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The Argo Mill and Tunnel’s storied history punctuates the scale of the Colorado Gold Rush and the ambitious businessmen who ravenously chased after golden opportunities buried underground.
The 4.2-mile tunnel connected several mines in one of Colorado’s richest districts. The Argo served these mines by draining hazardous floodwaters and transporting ore turning risky operations into lucrative honeypots. Two mines in particular, the Sun & Moon and Frontenac, played a large role in The Argo Tunnel’s chosen location. These mines also serve as perfect examples for the impact The Argo Mill and Tunnel had within the mining community.
Gold Mines in Colorado: The Frontenac
Due south of Central City and just east of Russell Gulch sits the forgotten remains of the Frontenac Mine. Dating back to the 1880s, the Frontenac was one of the highest producing mines in Central City. The Argo Tunnel broke ground in 1893 but would take nearly 20 more years to reach South Willis Gulch, where the Frontenac was nestled.
In 1911, H.P. Lowe managed the Frontenac and nearby Aduddell property. He estimated the lifetime gross production for both mines to be $2,250,000 ($62,343,181.82 when adjusted for inflation). Mines within South Willis Gulch used the Gilpin Tramway to deliver raw materials from its ore chutes. Despite this, Frontenac directors still saw a need to excavate toward The Argo as soon as possible.
“Connection should be made with the Newhouse [Argo] Tunnel without delay, so as to improve the drainage of the mine,” J.J. Stein and A.L. Muggeridge wrote in 1909 while addressing shareholders.
Flooding quickly became a difficult problem to solve for mines. Companies spent millions, adjusted for inflation, draining water via powerful pumps. Smaller mines that couldn’t afford this luxury hand baled their tunnels with large buckets. When The Argo Tunnel connected gold mines in Colorado, they also solved this problem by providing a route for floodwaters to follow.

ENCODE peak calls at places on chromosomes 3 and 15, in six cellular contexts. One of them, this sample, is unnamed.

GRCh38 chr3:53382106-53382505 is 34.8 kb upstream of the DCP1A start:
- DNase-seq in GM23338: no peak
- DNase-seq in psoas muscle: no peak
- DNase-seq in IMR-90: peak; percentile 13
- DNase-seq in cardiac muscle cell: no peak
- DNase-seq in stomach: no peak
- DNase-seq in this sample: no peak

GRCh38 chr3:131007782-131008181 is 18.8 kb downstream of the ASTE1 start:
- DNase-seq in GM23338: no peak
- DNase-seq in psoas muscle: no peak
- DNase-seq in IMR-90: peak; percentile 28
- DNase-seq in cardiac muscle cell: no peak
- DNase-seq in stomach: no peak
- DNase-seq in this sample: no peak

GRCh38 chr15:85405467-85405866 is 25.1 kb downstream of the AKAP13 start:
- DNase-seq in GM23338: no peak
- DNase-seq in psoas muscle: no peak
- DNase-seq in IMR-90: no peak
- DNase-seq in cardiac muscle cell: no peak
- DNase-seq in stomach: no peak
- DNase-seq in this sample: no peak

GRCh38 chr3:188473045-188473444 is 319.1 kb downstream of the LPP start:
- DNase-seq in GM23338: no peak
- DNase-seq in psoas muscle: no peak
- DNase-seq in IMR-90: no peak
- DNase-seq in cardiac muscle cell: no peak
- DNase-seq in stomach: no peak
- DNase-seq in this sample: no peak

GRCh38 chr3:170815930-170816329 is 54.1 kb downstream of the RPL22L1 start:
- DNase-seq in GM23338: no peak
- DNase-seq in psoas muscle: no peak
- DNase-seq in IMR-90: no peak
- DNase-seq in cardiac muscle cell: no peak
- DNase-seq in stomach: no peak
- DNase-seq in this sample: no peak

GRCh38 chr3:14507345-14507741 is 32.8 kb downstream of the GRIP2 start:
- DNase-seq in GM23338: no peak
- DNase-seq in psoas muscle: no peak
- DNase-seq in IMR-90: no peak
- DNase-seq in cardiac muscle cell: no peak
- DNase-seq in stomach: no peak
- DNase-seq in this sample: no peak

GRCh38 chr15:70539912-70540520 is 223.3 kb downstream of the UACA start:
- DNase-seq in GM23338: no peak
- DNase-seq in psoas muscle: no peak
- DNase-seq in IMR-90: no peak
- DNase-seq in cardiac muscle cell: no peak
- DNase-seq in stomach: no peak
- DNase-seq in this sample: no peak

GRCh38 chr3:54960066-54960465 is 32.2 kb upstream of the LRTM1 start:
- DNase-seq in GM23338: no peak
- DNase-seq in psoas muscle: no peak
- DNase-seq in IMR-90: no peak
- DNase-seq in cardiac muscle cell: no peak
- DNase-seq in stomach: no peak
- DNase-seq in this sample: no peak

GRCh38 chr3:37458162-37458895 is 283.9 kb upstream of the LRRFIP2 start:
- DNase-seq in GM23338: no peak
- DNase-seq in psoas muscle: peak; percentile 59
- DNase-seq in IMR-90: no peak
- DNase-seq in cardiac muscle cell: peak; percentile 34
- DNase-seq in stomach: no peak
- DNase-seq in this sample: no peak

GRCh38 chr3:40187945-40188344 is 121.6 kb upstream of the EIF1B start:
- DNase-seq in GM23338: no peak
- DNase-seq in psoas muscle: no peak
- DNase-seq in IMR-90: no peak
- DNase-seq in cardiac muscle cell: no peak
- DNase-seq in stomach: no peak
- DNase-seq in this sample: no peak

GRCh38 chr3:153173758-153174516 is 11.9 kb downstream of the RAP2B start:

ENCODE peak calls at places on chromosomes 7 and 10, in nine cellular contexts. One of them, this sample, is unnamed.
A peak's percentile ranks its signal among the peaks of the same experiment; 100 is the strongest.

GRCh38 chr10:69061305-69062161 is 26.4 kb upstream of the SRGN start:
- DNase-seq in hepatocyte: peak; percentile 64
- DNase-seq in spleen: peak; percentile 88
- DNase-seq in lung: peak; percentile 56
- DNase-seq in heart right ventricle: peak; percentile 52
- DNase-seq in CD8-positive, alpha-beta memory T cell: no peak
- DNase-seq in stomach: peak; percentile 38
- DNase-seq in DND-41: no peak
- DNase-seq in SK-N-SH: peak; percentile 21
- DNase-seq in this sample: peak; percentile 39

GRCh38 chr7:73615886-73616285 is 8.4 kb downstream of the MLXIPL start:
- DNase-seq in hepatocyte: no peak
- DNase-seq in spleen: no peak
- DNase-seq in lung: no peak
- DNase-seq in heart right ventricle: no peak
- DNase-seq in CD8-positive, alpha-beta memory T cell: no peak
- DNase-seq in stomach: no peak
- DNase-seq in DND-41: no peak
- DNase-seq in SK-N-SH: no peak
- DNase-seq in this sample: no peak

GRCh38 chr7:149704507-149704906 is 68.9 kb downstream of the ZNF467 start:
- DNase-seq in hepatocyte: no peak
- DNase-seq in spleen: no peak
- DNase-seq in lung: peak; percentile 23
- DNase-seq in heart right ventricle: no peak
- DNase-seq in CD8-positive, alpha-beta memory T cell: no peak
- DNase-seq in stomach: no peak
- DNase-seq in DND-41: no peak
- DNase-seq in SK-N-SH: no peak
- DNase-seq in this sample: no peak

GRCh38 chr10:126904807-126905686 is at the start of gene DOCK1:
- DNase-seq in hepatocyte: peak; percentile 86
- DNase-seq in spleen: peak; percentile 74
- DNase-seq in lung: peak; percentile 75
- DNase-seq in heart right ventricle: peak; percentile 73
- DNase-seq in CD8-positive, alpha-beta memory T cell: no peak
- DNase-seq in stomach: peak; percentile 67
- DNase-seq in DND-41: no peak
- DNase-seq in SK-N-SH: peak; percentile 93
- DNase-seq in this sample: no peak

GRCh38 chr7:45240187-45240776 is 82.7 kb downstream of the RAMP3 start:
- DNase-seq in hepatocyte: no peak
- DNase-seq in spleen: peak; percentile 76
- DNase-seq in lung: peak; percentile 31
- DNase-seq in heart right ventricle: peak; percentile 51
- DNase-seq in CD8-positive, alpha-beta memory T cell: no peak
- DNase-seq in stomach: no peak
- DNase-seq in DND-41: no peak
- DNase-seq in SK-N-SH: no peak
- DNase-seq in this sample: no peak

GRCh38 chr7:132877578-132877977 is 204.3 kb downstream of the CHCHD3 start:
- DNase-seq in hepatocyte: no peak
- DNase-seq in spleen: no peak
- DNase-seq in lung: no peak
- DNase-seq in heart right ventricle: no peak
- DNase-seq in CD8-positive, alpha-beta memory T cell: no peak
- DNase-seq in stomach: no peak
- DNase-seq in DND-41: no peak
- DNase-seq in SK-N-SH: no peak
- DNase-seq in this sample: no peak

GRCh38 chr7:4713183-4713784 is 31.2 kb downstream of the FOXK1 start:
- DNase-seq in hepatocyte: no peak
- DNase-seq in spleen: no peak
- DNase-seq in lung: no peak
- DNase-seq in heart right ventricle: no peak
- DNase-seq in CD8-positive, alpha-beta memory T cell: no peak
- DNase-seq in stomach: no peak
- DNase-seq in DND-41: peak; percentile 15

In 1911, the Frontenac resolved its longtime flooding issues by finally connecting to The Argo Tunnel. The mine’s upper levels were rich in silver, but the gold was below 700 feet. Dewatering at this depth proved near impossible without solid drainage. Thus, The Argo played a direct role in the sustained success of the Frontenac mine.
Gold Mines in Colorado: The Sun & Moon
Formed in 1897, the Sun & Moon Mining & Milling Company operated one of the largest and well-equipped mines in Colorado. The Sun & Moon mine had one shaft in 1897. That same year would see the mine join with The Argo Tunnel. The Sun & Moon Mining & Milling Company was extremely profitable, so they poured tons of money into cutting edge equipment and surface facilities. A large part of this profitability came directly from its early connection to The Argo Tunnel.
The Colorado Labor Wars
The Sun & Moon mine made headlines in 1903 during what is known as The Colorado Labor Wars. Miners in the state unionized and demanded eight hour work days for the same pay. Most Idaho Springs mines complied after a lengthy strike. However, The Sun & Moon refused. Rather, they continued the operation by hiring non-union workers.
In response, two previous mine employees wrecked the transformer house with kegs of dynamite and destroyed much of the mine’s surface operations. Many died in this attack, including one of the previous mine employees who had lit the dynamite. This instance of violence cascaded into riots and large-scale arrests in Idaho Springs. Many see this as the event that led to the eventual end of the “Labor War,” at least in Idaho Springs. The civil unrest brought many of the workers’ issues to the forefront of mining company directors, creating lasting change within the mining industry.
In 1906, the Sun & Moon ceased immediate extraction operations to focus on two intensive activities: shipping their existing tonnage of high-grade ore and extending the lateral from the Newhouse. Despite their mining operations being lucrative, the company recognized the incredible profits available when extending their connection to The Argo. In addition to flooding, the Sun & Moon mine had serious issues with air quality. The Argo would solve both problems by providing drainage and airflow.
The stories from these two mines dramatically displays Idaho Springs’ rich history. Millions upon millions of dollars were buried below the Front Range of the Rocky Mountains for those brave enough to find it. The Argo still stands to serve as a reminder of this history, connecting gold mines in Colorado with incredible engineering ingenuity.